Going south, Morehead City and Beaufort are nice for a few days, Wilmington was and will be again soon. Bald Head Island is heavenly. Myrtle Beach is enjoyable but you really have to get to Charleston, Hilton Head, and Savannah to match all you would find on the Chesapeake trip.

I hope you cruise and have the time of your life. I hate to see though that you're always saying "when I finish this" or "after that". It reflects to me either a real hesitancy or just simply that the cruising isn't a strong enough passion to push you through. Take this cruise but be honest with yourself. If you find cruising isn't for you, don't waste more time beating your head against the wall and get on with things you can be passionate about doing. For us, there is always this burning desire for the next trip. On this forum, most probably experience that, but, if you by some chance don't, then don't fake it. It's either orgasmic or not.

The best of luck whether cruising works for you or not. It may be you like cruising but not boat ownership. If that's the case, charter or hit cruise ships or rent or whatever it takes.
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Old 10-16-2018, 06:26 PM   #15
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Greetings,
Mr. TB. I think you've answered your own questions with your second to last paragraph-CLOSURE. I would suggest you get all your ducks in a row, or at least most of them, before heading off for 1 or 2 months. After all, you're not talking deferring your adventure for years, simply 5 or 6 months.

The fewer "loose ends" you have to worry about, the easier it will be to flow into the boating lifestyle (relaxation).
I guess my reaction is just the opposite of RTF...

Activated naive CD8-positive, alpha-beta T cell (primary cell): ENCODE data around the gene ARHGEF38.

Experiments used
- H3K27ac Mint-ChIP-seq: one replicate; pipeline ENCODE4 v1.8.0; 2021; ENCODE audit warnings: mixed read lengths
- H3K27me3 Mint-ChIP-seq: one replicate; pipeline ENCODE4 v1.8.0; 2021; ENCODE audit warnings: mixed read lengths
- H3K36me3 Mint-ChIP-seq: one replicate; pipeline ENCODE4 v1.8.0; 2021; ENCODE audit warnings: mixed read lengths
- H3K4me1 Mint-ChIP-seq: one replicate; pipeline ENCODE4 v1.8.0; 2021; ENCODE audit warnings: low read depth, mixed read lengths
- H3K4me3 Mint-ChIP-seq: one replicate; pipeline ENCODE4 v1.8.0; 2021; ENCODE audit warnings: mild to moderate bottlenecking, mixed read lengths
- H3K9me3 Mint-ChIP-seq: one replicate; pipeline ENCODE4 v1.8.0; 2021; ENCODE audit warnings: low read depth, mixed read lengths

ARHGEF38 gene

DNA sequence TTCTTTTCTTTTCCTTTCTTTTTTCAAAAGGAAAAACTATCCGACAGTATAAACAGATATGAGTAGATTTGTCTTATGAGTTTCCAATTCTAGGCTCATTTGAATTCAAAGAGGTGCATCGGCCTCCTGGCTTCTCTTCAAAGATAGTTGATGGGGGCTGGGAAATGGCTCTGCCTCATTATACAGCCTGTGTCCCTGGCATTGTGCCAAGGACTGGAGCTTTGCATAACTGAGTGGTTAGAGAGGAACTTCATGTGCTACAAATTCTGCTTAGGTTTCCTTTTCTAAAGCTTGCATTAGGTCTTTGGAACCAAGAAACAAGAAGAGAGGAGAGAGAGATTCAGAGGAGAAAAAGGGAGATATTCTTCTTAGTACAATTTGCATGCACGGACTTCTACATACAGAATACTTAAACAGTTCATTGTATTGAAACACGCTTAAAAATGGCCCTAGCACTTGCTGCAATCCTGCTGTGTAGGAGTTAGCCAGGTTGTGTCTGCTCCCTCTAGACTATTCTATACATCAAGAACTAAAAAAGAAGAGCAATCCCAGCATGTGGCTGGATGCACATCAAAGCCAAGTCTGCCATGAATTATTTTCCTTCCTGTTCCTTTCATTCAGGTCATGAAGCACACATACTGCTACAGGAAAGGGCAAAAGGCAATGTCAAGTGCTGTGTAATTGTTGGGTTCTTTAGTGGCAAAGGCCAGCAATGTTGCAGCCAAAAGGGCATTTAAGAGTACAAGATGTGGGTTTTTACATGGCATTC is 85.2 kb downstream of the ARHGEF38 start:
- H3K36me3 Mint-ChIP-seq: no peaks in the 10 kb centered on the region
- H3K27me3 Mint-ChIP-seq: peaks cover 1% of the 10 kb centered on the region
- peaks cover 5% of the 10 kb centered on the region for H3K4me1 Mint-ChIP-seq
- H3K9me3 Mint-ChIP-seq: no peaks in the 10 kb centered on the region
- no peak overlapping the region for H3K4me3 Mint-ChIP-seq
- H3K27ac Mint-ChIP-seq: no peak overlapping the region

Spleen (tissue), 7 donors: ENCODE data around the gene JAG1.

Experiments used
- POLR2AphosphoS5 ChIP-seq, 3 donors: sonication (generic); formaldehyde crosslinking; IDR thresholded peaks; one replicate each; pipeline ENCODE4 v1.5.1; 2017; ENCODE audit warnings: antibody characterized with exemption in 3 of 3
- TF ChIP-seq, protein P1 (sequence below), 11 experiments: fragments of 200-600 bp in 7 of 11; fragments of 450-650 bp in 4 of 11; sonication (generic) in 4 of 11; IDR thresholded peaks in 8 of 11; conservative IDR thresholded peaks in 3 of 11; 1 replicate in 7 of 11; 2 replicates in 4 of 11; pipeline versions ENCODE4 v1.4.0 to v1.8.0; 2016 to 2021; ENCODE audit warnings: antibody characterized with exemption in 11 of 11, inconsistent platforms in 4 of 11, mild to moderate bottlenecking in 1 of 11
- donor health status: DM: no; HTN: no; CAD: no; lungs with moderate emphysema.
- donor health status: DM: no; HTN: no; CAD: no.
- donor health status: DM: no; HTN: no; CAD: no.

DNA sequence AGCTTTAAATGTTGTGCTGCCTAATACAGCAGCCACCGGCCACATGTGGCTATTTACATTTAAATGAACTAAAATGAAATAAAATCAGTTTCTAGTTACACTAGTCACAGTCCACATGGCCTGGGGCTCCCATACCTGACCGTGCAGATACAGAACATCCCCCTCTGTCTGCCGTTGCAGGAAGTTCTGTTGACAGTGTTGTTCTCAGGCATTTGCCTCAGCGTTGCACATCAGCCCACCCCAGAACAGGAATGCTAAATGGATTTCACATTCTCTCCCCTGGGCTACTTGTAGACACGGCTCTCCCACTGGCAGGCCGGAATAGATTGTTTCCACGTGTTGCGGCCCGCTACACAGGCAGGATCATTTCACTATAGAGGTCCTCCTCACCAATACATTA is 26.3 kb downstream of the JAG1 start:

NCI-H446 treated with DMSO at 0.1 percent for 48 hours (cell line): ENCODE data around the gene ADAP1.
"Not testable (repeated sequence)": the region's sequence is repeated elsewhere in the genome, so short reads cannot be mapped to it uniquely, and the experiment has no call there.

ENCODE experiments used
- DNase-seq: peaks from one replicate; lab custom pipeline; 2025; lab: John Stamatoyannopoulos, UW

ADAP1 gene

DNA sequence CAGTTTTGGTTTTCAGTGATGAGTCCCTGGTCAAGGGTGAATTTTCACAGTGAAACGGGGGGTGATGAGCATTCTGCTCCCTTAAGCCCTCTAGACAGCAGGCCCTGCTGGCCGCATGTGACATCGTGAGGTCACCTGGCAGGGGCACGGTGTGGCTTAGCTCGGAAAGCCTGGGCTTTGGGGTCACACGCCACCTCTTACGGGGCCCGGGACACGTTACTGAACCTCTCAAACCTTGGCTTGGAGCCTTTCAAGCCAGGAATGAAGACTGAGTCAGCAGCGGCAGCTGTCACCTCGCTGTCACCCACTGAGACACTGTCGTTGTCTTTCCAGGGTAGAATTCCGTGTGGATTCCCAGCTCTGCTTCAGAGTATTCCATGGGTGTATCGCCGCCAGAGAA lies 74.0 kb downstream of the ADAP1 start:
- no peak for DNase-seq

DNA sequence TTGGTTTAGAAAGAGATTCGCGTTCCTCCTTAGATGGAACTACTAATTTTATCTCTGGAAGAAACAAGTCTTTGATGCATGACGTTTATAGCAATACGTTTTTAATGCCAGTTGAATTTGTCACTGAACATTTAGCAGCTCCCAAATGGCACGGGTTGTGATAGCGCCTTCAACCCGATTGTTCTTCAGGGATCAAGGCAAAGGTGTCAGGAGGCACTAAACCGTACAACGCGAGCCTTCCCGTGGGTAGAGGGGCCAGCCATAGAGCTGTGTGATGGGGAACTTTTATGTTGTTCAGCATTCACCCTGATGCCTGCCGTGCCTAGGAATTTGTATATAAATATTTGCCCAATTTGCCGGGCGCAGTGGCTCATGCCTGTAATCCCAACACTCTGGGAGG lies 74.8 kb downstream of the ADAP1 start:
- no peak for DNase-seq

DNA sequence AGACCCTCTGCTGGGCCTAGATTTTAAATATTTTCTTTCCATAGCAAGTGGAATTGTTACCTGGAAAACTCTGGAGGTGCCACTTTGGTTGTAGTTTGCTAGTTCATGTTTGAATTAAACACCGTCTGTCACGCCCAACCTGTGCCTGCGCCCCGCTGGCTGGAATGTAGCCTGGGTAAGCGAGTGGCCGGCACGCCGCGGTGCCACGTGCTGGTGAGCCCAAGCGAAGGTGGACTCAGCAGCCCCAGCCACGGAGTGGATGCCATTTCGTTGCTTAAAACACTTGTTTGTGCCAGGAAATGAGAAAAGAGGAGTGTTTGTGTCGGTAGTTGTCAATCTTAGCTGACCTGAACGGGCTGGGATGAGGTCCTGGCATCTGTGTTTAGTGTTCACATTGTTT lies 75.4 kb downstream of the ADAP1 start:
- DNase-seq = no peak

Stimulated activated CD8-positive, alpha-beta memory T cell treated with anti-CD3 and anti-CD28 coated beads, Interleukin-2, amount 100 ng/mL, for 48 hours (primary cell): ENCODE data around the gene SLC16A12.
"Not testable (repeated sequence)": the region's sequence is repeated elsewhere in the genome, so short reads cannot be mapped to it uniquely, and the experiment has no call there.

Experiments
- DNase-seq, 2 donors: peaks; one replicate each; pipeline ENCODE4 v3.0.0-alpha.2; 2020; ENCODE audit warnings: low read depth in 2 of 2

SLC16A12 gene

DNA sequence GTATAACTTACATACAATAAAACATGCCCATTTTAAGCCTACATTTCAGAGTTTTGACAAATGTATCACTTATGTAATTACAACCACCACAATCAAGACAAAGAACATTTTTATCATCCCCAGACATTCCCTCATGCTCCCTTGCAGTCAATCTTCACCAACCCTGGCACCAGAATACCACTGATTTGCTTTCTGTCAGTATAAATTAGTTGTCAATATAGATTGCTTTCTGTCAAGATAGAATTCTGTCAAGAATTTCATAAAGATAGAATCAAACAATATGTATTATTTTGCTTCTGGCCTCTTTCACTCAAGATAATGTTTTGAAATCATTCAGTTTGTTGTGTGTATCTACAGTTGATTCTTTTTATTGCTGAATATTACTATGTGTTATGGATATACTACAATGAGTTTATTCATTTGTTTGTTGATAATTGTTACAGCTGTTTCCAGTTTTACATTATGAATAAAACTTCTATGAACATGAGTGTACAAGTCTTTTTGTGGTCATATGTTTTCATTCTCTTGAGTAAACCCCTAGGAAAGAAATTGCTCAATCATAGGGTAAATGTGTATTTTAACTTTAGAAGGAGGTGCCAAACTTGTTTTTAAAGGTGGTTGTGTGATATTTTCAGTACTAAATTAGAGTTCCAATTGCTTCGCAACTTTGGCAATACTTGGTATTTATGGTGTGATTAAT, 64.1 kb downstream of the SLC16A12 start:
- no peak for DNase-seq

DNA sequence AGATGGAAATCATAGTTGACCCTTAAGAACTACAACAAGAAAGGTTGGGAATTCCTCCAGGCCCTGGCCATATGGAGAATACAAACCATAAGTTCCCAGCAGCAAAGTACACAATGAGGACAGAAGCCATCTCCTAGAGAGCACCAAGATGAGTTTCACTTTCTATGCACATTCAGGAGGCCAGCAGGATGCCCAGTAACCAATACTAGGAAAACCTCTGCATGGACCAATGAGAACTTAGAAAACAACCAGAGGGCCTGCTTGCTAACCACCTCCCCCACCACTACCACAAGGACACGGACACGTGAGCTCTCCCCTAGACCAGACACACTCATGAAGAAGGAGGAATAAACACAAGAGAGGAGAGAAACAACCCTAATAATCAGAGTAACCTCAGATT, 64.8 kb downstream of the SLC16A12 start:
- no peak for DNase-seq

If you and DW aren't sure if you will be able to or like the long term cruising life style how can you make realistic plans / moves for home arrangement?

My thinking is get a couple of extended (1-3 mo) cruises behind you...
decide if / how much you like to cruise and then make appropriate move for a "home" based on a better understanding of how long / often you will be ashore vs cruising.
Just another way to look at the options.
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Old 10-16-2018, 06:37 PM   #16
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Sooooo....for WifeyB....yes, Tom has projects....he always has projects....they don't hold him back, its not a "hesitancy", its a "I have to make sure everything is as ready as it can be". Love your insight though!



RTF - I agree....let's go!


For the group - this is a big deal for us....we have always dreamed of "what if" without really thinking/believing we could ever do it. But now, if we can line it up correctly, we could actually do it.....I can work full time while moving the boat around.